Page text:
Racial overtones at healthcare protest
The protests against healthcare reform took an ugly turn on Saturday. Black congressmen told reporters that demonstrators called them the N-word and one representative said he was spat upon.
“This is not the first time the congressman has been called the N-word and certainly not the worst assault he has endured in his years fighting for equal rights for all Americans,” said a statement from the office of Democratic Representative Emanuel Cleaver.
“That being said, he is disappointed that in the 21st century our national discourse has devolved to the point of name-calling and spitting.”
The statement said the man suspected of spitting on Cleaver was quickly arrested by police but that the congressman would not press charges.
The confrontations came as Democratic House members were going to the Capitol to hear President Barack Obama rally members to vote for the healthcare overhaul, which Democratic leaders predict will be passed in a House vote on Sunday. A crowd of at least 100 loud, sign-toting protesters gathered around the representatives.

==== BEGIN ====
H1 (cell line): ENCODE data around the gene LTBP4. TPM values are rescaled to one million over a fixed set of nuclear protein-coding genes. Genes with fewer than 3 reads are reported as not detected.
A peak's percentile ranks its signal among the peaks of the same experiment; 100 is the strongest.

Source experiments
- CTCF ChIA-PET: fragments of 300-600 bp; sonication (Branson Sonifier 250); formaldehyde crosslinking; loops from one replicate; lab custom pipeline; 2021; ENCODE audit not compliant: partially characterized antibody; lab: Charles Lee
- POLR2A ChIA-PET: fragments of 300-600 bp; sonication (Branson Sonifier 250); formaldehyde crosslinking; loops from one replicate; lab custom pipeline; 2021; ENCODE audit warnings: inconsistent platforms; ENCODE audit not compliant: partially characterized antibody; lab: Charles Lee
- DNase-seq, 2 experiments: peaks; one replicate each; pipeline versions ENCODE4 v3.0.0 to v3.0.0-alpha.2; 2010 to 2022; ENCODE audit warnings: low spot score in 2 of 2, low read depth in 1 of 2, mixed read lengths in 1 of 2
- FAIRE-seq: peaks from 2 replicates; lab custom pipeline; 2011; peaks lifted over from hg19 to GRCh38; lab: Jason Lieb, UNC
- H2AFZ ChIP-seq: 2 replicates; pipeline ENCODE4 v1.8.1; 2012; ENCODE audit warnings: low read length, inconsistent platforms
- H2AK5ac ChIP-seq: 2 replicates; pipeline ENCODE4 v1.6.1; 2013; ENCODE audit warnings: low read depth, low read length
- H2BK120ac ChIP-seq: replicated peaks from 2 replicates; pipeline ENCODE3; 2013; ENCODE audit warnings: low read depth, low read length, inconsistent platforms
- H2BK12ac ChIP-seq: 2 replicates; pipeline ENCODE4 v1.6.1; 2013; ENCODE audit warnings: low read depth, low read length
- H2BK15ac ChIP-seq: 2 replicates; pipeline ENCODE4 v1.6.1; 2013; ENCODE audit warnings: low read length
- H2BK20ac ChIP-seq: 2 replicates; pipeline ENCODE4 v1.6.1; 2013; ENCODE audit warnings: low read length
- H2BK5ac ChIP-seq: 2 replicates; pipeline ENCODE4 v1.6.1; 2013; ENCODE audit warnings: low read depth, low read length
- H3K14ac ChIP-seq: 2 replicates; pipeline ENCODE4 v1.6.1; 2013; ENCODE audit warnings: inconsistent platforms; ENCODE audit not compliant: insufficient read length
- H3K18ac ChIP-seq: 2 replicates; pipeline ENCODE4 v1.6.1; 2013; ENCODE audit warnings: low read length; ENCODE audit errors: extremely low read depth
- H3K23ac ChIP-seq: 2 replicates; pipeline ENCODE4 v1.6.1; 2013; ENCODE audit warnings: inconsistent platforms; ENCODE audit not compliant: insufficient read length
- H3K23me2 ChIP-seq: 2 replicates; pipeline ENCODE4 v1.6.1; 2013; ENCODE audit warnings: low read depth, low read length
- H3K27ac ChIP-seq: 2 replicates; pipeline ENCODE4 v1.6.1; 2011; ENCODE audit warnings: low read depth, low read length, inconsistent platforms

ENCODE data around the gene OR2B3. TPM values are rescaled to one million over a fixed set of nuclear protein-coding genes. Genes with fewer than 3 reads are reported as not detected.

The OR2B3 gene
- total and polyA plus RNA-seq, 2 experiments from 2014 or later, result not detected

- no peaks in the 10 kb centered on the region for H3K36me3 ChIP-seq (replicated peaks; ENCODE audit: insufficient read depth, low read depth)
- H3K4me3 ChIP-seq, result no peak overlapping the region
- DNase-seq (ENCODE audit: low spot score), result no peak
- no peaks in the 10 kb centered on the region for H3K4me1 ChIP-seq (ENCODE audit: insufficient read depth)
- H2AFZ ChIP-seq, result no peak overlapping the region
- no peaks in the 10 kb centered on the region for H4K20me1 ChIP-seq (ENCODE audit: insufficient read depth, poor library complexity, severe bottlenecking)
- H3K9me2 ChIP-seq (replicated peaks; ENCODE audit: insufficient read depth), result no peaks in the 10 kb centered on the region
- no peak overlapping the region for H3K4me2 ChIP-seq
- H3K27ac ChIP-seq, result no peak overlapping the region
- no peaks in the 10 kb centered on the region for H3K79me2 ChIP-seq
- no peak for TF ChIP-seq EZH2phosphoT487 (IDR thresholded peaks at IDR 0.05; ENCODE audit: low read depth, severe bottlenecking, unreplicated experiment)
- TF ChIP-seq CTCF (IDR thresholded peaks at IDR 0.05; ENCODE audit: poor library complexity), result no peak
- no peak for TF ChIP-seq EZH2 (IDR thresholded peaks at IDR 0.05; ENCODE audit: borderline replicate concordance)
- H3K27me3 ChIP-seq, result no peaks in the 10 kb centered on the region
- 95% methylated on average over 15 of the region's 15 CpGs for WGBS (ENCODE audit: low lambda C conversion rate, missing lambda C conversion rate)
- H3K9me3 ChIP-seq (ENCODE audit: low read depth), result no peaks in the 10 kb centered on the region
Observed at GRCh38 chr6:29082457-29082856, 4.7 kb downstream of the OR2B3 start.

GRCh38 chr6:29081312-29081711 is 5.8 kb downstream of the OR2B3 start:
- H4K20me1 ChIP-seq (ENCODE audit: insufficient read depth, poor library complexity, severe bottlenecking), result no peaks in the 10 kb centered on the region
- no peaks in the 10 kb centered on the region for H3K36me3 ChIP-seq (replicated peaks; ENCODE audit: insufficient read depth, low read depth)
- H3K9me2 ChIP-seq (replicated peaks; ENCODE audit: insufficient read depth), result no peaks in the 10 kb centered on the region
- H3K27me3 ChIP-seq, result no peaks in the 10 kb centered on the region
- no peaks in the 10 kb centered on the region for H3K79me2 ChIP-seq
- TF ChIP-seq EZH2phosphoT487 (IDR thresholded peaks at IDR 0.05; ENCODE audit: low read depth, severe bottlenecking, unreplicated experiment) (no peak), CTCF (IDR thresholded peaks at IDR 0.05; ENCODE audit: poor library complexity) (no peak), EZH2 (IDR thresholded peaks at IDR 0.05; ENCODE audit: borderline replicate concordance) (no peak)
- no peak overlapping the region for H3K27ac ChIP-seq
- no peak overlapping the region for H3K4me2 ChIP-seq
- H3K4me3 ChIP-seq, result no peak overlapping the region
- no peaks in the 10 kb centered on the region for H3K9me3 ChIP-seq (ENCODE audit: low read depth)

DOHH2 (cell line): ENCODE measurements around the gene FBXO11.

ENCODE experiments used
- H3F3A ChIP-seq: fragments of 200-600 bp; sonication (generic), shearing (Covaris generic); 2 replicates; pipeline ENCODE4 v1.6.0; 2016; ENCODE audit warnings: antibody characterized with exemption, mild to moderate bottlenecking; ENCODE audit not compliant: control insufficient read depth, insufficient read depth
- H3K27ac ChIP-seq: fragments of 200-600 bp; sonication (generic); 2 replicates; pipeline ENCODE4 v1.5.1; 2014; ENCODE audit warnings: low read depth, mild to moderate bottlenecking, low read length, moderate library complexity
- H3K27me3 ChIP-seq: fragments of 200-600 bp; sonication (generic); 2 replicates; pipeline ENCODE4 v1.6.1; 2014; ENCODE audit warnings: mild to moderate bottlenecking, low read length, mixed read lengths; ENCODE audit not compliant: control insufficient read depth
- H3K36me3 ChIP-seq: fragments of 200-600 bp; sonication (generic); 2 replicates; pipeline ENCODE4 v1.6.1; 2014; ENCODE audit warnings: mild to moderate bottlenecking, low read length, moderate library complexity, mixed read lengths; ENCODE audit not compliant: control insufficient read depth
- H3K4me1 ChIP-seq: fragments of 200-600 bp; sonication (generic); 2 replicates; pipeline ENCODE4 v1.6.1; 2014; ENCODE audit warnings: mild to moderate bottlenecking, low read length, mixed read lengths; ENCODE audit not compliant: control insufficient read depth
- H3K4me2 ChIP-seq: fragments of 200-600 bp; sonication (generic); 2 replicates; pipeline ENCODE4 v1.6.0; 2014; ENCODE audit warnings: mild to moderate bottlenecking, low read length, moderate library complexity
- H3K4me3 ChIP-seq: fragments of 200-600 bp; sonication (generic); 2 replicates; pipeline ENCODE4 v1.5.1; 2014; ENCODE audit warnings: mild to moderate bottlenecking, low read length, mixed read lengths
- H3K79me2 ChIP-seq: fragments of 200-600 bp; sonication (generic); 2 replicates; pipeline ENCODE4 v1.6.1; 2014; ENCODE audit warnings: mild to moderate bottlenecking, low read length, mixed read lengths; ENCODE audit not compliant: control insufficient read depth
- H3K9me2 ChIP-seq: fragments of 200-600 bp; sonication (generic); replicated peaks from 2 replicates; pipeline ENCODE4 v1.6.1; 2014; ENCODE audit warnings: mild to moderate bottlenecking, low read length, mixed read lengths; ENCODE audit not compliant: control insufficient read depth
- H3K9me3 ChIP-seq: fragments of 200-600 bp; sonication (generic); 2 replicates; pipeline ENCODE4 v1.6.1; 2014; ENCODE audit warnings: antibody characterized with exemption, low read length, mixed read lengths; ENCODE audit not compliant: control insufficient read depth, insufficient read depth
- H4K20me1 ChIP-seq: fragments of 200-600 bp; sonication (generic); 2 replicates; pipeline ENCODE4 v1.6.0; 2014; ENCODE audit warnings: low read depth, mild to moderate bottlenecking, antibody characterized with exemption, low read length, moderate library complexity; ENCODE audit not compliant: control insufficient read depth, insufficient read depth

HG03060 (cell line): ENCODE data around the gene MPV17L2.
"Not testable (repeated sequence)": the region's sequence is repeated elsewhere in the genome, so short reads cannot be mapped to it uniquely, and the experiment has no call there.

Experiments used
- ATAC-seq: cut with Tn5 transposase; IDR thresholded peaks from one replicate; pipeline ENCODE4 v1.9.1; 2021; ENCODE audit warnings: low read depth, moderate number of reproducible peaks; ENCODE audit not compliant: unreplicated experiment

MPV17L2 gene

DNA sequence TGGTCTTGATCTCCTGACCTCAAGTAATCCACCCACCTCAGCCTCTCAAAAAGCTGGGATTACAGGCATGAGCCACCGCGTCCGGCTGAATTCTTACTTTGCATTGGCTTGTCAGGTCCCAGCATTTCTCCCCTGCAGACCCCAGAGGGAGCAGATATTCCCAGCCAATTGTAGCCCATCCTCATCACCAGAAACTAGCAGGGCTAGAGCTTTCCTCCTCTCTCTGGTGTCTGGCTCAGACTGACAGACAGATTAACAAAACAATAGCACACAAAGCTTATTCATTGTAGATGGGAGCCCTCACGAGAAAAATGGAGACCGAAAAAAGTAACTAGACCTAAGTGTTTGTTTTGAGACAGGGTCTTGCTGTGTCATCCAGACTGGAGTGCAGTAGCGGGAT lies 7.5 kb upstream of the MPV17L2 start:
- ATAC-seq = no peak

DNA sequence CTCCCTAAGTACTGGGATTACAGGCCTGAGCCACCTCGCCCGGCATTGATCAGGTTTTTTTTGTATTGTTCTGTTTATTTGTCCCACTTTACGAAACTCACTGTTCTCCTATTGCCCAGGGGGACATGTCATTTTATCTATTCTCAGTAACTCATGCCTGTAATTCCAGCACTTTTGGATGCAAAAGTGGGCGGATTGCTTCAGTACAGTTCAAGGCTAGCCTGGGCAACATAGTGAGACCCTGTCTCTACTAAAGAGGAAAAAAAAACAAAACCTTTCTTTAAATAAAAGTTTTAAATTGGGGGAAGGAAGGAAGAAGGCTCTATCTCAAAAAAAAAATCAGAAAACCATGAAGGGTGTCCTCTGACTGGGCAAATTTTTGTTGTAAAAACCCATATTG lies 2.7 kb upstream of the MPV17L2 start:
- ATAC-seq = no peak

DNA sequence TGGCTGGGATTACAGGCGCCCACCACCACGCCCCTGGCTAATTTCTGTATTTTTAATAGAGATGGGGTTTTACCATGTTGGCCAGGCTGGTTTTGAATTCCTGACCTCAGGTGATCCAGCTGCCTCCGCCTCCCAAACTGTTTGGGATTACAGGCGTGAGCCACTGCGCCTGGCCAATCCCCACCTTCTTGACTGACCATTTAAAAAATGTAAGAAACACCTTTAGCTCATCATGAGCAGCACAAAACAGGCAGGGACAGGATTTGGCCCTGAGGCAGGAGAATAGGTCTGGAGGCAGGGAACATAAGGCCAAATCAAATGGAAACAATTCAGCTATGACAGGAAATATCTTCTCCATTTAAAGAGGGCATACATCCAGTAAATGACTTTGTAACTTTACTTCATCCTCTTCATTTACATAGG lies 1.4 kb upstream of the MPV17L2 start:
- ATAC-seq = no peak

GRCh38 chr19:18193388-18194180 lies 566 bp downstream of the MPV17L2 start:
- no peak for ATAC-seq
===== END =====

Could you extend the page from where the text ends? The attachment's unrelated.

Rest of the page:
“I heard people saying things today I have not heard since March 15, 1960, when I was marching to try to get off the back of the bus,” Representative Jim Clyburn was quoted as saying on politico.com. “It was shocking to me.”
Representative John Lewis, who was severely beaten during a 1965 civil rights march, was among those harassed and called the N-word by protesters as they shouted, “Kill the bill,” according to The Washington Post.
“It was like a page out of a time machine,” Representative Andre Carson, who accompanied Lewis, told reporters.
Photo credit: Reuters/Mike Segar (Representative John Lewis in a file photo taken during the 2008 Democratic National Convention in Denver)